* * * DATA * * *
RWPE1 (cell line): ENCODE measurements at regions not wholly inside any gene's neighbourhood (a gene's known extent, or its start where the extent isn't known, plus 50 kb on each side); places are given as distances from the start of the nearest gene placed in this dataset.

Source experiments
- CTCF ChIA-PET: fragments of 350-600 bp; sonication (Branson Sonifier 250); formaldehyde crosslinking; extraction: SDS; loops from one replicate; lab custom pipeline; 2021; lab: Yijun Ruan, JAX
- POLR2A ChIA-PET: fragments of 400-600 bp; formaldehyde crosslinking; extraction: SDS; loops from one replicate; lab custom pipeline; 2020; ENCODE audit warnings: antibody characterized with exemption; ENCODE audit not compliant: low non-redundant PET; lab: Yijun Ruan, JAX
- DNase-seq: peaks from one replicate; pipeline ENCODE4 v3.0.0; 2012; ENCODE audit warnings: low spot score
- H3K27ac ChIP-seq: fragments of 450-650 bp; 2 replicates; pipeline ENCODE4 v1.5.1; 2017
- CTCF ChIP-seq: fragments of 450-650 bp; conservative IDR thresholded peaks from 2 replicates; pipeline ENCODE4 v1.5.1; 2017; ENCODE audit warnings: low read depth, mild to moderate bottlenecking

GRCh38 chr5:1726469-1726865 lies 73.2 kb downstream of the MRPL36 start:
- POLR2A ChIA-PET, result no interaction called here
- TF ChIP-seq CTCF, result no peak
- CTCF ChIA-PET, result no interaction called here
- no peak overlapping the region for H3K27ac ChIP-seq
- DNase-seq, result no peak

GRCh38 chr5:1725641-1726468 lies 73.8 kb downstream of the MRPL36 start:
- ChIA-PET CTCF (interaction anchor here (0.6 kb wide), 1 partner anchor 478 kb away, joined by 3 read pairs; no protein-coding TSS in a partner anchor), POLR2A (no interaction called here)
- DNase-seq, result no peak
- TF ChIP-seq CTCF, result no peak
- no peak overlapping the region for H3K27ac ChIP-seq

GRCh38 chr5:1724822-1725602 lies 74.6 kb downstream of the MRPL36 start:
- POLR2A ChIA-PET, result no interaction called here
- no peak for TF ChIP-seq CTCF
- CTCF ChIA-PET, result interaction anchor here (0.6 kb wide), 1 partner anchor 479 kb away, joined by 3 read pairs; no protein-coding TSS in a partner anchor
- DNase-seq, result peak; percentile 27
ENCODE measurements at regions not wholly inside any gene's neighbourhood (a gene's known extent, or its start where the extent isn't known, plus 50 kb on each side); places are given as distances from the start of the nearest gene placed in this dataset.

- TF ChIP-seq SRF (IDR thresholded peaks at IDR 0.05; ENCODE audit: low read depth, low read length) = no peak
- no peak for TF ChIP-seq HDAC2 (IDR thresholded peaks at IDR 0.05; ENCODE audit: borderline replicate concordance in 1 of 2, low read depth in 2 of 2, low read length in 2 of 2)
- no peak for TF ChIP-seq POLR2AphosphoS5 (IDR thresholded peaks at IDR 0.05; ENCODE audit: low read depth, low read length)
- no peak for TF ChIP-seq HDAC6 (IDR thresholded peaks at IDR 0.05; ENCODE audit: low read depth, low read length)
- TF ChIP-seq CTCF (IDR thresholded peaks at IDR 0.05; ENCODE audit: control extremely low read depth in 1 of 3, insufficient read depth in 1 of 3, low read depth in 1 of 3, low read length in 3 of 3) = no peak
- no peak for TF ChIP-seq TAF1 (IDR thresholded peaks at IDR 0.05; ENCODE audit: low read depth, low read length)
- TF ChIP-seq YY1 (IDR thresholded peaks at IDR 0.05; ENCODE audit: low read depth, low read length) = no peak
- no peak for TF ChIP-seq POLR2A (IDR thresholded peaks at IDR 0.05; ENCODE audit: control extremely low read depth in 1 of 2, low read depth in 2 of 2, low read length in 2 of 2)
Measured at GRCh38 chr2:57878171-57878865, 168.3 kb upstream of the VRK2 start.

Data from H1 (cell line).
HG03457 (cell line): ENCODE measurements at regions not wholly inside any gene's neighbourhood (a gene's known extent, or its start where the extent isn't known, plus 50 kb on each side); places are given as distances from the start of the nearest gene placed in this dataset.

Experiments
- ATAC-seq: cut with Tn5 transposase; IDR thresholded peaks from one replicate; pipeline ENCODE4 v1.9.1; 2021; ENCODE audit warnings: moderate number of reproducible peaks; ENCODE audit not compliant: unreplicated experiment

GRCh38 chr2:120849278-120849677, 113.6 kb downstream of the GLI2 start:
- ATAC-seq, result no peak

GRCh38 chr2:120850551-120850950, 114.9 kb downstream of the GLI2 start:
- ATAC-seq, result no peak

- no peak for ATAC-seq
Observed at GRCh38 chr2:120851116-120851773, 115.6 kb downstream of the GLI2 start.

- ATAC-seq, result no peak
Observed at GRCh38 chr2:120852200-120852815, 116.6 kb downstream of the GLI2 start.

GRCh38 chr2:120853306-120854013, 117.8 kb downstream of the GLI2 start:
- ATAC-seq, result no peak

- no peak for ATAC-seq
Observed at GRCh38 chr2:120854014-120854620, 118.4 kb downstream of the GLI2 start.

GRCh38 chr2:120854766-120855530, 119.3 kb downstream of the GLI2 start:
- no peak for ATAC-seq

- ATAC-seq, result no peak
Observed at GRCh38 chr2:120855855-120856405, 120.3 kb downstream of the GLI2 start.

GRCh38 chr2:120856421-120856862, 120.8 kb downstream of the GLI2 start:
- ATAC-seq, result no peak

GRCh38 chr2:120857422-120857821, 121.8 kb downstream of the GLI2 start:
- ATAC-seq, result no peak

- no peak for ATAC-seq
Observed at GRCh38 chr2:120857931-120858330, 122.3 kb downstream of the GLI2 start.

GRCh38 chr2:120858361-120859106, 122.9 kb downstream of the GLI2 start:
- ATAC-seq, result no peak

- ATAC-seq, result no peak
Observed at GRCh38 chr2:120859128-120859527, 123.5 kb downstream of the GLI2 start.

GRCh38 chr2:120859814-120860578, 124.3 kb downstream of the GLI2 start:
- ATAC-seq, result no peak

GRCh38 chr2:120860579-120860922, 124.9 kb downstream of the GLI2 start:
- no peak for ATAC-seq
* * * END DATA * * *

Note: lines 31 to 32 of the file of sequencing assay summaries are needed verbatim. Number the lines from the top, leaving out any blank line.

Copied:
- TF ChIP-seq YY1 (IDR thresholded peaks at IDR 0.05; ENCODE audit: low read depth, low read length) = no peak
- no peak for TF ChIP-seq POLR2A (IDR thresholded peaks at IDR 0.05; ENCODE audit: control extremely low read depth in 1 of 2, low read depth in 2 of 2, low read length in 2 of 2)